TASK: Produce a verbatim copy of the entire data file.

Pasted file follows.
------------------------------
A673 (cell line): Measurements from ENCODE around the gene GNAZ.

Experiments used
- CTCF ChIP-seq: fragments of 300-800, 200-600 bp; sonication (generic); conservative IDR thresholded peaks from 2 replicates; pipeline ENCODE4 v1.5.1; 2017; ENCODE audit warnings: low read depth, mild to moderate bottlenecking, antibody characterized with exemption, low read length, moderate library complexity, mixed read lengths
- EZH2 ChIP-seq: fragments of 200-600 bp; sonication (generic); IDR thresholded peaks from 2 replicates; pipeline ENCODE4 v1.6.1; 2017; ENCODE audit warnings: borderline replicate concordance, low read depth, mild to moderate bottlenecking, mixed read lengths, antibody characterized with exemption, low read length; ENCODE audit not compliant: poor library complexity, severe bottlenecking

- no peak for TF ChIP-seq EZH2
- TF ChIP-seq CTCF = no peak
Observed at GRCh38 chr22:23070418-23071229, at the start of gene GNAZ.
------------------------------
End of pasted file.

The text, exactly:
A673 (cell line): Measurements from ENCODE around the gene GNAZ.

Experiments used
- CTCF ChIP-seq: fragments of 300-800, 200-600 bp; sonication (generic); conservative IDR thresholded peaks from 2 replicates; pipeline ENCODE4 v1.5.1; 2017; ENCODE audit warnings: low read depth, mild to moderate bottlenecking, antibody characterized with exemption, low read length, moderate library complexity, mixed read lengths
- EZH2 ChIP-seq: fragments of 200-600 bp; sonication (generic); IDR thresholded peaks from 2 replicates; pipeline ENCODE4 v1.6.1; 2017; ENCODE audit warnings: borderline replicate concordance, low read depth, mild to moderate bottlenecking, mixed read lengths, antibody characterized with exemption, low read length; ENCODE audit not compliant: poor library complexity, severe bottlenecking

- no peak for TF ChIP-seq EZH2
- TF ChIP-seq CTCF = no peak
Observed at GRCh38 chr22:23070418-23071229, at the start of gene GNAZ.